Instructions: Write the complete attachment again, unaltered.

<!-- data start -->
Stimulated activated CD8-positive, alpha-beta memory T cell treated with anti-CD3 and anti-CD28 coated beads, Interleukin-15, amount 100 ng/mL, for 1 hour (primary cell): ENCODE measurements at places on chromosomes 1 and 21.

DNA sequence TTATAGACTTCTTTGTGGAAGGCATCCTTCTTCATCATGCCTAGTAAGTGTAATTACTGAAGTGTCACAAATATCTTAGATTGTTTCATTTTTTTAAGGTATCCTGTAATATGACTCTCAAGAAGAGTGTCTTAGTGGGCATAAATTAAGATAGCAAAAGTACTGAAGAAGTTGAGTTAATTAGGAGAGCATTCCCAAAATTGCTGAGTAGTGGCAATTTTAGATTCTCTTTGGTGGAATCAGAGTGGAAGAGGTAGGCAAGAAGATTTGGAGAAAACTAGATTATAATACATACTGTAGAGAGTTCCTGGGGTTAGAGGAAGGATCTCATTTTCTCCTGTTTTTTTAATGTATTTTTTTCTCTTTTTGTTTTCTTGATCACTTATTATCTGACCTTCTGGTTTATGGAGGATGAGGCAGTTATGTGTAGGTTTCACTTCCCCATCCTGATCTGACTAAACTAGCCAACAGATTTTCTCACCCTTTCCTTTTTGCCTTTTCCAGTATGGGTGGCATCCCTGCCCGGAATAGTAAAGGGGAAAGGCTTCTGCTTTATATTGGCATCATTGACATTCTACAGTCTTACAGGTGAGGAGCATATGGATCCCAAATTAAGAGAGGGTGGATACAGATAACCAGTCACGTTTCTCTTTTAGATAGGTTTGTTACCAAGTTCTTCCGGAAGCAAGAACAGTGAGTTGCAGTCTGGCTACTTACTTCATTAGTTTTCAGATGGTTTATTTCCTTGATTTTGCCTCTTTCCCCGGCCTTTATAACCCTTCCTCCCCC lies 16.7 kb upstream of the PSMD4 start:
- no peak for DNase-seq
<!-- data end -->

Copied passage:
Stimulated activated CD8-positive, alpha-beta memory T cell treated with anti-CD3 and anti-CD28 coated beads, Interleukin-15, amount 100 ng/mL, for 1 hour (primary cell): ENCODE measurements at places on chromosomes 1 and 21.

DNA sequence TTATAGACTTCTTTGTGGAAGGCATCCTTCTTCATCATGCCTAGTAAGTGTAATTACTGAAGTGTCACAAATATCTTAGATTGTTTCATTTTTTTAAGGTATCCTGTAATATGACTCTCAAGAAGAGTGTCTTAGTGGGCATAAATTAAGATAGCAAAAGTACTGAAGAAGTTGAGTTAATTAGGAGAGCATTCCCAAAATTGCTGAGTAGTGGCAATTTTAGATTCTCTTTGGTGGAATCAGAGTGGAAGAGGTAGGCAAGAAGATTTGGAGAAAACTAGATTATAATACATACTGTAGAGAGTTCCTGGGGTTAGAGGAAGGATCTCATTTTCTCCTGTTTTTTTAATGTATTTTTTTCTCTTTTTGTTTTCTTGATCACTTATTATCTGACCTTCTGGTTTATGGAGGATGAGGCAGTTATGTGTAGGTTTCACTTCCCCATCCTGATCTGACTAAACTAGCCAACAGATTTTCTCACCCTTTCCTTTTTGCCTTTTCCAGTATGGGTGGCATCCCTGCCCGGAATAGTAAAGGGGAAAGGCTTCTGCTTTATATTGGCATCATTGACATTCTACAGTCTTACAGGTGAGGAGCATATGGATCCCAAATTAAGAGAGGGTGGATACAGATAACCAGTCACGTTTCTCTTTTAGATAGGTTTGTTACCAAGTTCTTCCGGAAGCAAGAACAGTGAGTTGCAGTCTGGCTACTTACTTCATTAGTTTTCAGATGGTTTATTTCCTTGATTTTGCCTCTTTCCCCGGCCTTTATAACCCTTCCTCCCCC lies 16.7 kb upstream of the PSMD4 start:
- no peak for DNase-seq